Gerald of Wales, a clerk of the era, testified to the power of these bows during the battle of Abergavenny: one of William de Braose’s mounted soldiers was shot by one of these arrows, which punctured the soldier’s armor, chain mail, thigh, breeches, the chain mail again, the armor again on the other side, and the saddle tree wood, before sinking deeply into the horse’s flank, killing it.

There Be Dragons…

This excerpt shares behind the scenes material from NBM’s The Mercenary remastered editions, available now.  To see all posts, click HERE.

As to story I could tell in those few sample pages, it occurred to me to do an aerial combat in World War II style, but with dragons ridden by medieval warriors and the rescue of a girl who, of course, would have to be nude. The protagonist would be the knight-rescuer and the setting would be any invented building, trying my hand at my reserve of fantasy.

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In fact, this was not the first time that I did a sample to get work; a rejection was something that only affected me for a few hours. What I didn’t imagine was that this simple story would go on for so long…

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One of the issues that I had at the beginning was how to deal with saddles. In all the iconography about the topic, it was common to see dragons with four legs and two wings.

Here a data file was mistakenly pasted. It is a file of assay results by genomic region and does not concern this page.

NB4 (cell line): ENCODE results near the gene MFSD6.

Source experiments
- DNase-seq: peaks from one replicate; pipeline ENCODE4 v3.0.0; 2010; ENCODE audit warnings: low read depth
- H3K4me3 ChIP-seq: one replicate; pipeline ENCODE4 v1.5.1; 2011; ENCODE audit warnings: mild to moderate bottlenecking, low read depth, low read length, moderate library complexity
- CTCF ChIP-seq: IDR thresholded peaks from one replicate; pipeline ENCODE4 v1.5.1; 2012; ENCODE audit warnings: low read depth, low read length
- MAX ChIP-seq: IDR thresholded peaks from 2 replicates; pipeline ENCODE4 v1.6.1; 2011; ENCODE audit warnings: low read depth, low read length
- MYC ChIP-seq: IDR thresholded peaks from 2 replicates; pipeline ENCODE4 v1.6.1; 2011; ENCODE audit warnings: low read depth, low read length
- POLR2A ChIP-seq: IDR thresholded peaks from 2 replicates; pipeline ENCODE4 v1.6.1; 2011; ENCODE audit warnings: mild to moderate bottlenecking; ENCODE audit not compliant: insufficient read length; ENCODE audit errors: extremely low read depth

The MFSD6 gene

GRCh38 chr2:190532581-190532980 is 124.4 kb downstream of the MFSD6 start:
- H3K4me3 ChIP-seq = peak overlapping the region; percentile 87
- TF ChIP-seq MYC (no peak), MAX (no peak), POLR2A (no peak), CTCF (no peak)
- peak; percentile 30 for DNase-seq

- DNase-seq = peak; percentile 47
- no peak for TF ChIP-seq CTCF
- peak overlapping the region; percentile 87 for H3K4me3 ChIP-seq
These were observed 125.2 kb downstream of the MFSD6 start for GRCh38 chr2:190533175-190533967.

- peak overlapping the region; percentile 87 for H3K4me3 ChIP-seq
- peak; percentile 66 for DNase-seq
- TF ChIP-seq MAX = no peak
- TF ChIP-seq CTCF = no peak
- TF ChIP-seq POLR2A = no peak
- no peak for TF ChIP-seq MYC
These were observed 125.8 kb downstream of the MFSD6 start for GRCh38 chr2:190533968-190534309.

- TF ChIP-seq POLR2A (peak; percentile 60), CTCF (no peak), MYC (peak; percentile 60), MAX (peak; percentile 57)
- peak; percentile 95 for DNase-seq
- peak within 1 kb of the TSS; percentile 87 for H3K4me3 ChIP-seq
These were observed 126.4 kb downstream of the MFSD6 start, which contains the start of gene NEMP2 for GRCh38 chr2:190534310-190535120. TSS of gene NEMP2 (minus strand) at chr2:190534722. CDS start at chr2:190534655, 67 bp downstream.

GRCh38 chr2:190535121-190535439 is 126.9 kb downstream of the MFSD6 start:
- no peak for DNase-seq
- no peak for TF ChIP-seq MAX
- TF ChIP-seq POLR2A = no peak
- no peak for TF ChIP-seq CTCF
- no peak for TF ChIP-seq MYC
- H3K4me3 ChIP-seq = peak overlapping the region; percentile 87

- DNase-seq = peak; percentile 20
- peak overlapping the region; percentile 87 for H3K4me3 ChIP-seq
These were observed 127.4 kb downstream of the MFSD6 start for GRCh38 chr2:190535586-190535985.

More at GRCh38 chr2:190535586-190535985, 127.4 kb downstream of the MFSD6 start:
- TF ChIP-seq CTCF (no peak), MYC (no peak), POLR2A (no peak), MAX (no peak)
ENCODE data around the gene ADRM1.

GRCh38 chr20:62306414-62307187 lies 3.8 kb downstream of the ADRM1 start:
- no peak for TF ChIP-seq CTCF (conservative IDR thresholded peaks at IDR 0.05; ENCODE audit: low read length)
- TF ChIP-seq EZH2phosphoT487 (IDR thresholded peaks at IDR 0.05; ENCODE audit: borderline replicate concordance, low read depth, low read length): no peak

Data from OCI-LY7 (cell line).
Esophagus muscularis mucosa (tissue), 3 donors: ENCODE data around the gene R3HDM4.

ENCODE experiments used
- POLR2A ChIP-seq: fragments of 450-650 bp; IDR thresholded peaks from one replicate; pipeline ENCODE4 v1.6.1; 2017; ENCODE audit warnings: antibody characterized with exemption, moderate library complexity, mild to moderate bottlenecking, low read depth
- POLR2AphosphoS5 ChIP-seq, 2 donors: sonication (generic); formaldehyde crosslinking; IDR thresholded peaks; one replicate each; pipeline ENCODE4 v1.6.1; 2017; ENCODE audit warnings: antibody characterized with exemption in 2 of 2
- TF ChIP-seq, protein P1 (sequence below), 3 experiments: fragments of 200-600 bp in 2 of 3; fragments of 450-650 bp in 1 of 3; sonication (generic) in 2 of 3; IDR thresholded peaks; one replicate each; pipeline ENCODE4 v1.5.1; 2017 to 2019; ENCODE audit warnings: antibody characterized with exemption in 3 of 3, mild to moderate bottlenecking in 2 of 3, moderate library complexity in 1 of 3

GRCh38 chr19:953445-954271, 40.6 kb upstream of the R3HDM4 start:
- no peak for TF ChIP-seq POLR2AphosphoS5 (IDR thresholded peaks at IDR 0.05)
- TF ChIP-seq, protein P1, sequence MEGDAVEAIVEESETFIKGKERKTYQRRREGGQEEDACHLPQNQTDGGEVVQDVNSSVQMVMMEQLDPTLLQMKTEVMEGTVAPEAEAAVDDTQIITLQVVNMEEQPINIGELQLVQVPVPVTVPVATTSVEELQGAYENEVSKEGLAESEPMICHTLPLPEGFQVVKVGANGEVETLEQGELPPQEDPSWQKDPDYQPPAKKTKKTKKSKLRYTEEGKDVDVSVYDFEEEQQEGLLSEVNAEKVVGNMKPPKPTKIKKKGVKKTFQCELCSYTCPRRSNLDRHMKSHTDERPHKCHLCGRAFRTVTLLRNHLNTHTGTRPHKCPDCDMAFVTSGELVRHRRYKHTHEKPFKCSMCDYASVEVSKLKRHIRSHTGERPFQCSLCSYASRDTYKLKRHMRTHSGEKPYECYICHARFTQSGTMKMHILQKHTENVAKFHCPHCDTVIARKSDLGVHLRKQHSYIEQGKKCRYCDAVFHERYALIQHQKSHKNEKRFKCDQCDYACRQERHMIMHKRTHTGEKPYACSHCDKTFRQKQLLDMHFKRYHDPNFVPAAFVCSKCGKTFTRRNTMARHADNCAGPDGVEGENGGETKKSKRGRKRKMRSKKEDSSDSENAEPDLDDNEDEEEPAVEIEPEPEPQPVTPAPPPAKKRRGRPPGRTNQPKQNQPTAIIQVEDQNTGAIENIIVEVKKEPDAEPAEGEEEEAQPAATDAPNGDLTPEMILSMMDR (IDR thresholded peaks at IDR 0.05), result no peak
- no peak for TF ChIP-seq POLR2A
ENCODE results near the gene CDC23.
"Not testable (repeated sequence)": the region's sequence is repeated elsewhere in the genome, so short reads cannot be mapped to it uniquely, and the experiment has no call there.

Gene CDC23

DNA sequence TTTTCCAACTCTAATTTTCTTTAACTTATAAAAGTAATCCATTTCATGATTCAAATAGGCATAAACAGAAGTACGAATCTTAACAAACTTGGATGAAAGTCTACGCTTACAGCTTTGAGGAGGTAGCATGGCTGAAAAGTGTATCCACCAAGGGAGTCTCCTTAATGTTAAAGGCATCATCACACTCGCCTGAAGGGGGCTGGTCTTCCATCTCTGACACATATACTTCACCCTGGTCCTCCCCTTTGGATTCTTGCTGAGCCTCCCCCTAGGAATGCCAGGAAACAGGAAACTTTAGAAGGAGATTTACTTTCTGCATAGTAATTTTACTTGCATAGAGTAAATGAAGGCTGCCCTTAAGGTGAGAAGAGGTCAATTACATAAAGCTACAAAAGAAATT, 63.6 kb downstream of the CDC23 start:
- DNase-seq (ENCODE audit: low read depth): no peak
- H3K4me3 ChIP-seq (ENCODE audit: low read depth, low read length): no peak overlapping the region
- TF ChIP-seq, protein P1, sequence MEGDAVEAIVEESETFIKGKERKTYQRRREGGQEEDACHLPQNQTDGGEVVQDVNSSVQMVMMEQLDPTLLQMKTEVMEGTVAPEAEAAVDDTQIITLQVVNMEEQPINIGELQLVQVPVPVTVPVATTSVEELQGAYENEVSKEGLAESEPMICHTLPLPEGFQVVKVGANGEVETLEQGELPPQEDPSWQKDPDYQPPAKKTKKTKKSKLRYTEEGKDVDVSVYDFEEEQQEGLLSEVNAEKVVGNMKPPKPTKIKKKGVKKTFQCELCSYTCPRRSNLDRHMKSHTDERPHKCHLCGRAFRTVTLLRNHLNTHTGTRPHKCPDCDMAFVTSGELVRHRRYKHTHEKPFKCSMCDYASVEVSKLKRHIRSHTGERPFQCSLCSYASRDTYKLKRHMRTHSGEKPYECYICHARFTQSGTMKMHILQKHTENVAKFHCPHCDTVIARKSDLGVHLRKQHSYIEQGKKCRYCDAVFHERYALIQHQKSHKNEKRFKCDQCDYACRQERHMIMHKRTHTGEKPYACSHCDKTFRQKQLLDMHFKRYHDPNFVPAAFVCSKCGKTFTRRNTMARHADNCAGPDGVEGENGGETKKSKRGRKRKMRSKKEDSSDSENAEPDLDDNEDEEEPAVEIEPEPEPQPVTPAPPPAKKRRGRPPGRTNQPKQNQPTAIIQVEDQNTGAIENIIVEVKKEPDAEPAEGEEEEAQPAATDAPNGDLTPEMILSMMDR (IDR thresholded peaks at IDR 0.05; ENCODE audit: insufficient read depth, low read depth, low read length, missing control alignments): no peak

I had even painted covers with flying dragons in which I had given them this configuration. But I was never comfortable with it. It was not logical, mainly because there was an evident basic structural failure. Even accepting the wide margins allowed by fantasy and admitting that nature has done stranger things, I thought that with this solution we were creating an animal that was absurd to a certain point, because any being with wings on its back, whether reptile, human, or angel, needs very marked musculature to move them, an issue that is always avoided.

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So it seemed more logical to use the solution adopted by nature where the front feet of primitive flying reptiles were sacrificed, transforming them into the bird wings that we are all familiar with.

m6For the first flying dragon that the Mercenary rides, I was inspired by the head of a tuatara lizard, a species dating back to much earlier than dinosaurs and the only one that has survived to modern times. It is said, as well, that they can live up to 100 years.

These exceptional characteristics were what led me to use it as a flying dragon in my samples.

‘The Mercenary’: “Tebeos” No More

This excerpt shares behind the scenes material from NBM’s The Mercenary remastered editions, available now.  To see all posts, click HERE.